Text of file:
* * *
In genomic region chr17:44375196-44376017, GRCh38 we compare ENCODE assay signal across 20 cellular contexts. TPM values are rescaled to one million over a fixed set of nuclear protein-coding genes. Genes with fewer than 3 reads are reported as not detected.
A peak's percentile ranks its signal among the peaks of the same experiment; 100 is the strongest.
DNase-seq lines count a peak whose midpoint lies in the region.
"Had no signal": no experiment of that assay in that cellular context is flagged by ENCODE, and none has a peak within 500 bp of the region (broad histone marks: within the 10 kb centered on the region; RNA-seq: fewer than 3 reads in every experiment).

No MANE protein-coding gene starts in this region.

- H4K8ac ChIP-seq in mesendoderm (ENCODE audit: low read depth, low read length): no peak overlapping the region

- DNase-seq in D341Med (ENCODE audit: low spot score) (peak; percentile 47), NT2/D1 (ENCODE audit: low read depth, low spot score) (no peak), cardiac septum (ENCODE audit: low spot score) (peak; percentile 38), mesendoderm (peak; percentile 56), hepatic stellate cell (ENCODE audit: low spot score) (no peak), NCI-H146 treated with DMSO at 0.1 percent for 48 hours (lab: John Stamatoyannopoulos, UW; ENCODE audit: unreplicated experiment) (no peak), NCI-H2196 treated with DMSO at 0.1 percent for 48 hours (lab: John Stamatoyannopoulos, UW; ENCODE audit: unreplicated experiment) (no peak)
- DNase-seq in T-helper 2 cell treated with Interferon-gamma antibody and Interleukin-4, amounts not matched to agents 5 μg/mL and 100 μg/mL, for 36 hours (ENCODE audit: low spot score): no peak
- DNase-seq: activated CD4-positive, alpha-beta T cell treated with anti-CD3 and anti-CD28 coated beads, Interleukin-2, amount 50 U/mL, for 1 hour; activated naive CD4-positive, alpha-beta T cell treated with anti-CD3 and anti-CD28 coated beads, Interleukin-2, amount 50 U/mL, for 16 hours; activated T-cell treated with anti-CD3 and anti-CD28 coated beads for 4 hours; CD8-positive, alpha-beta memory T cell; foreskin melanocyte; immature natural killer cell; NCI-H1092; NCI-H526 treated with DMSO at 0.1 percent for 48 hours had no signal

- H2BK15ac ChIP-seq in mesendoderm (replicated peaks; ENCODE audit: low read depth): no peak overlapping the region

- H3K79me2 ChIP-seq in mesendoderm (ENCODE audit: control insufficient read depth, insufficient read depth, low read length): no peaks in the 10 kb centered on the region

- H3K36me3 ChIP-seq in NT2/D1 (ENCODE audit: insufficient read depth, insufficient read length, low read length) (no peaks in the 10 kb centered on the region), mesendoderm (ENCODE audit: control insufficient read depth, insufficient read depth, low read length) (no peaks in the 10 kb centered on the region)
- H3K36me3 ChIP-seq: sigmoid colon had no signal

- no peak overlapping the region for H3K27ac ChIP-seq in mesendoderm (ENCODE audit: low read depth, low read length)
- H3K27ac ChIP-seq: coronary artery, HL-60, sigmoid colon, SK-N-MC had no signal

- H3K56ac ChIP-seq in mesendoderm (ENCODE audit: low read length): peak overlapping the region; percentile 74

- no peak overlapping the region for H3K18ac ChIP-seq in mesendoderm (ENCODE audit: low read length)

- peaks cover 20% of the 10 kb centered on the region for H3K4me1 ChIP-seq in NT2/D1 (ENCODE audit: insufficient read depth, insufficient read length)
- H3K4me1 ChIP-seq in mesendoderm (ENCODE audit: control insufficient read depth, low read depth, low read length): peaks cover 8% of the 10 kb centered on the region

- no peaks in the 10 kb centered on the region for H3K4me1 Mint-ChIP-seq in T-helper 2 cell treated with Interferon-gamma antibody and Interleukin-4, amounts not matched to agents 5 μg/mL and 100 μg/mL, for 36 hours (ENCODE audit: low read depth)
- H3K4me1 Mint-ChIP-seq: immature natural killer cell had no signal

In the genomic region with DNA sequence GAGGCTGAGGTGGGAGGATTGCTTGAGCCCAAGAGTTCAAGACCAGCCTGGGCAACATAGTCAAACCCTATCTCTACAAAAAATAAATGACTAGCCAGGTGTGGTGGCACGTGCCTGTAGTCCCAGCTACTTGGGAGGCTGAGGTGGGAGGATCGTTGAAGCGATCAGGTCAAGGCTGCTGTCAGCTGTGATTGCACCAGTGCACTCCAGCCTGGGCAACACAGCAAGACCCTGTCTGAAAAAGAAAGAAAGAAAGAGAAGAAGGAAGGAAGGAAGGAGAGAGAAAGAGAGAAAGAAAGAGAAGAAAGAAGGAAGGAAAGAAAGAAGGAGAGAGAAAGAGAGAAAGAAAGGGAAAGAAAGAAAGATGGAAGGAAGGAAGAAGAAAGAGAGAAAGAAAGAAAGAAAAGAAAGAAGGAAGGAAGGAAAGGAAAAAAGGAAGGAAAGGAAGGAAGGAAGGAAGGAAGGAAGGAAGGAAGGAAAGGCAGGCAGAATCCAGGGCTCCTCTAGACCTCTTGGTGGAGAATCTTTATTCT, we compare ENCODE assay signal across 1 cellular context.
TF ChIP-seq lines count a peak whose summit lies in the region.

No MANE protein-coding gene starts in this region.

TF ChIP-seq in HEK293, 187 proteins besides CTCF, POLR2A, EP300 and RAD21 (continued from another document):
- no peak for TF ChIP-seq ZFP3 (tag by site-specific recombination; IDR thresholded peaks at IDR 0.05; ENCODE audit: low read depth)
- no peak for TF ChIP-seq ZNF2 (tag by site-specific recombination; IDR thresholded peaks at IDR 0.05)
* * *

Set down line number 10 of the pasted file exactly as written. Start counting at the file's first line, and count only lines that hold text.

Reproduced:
- H2BK15ac ChIP-seq in mesendoderm (replicated peaks; ENCODE audit: low read depth): no peak overlapping the region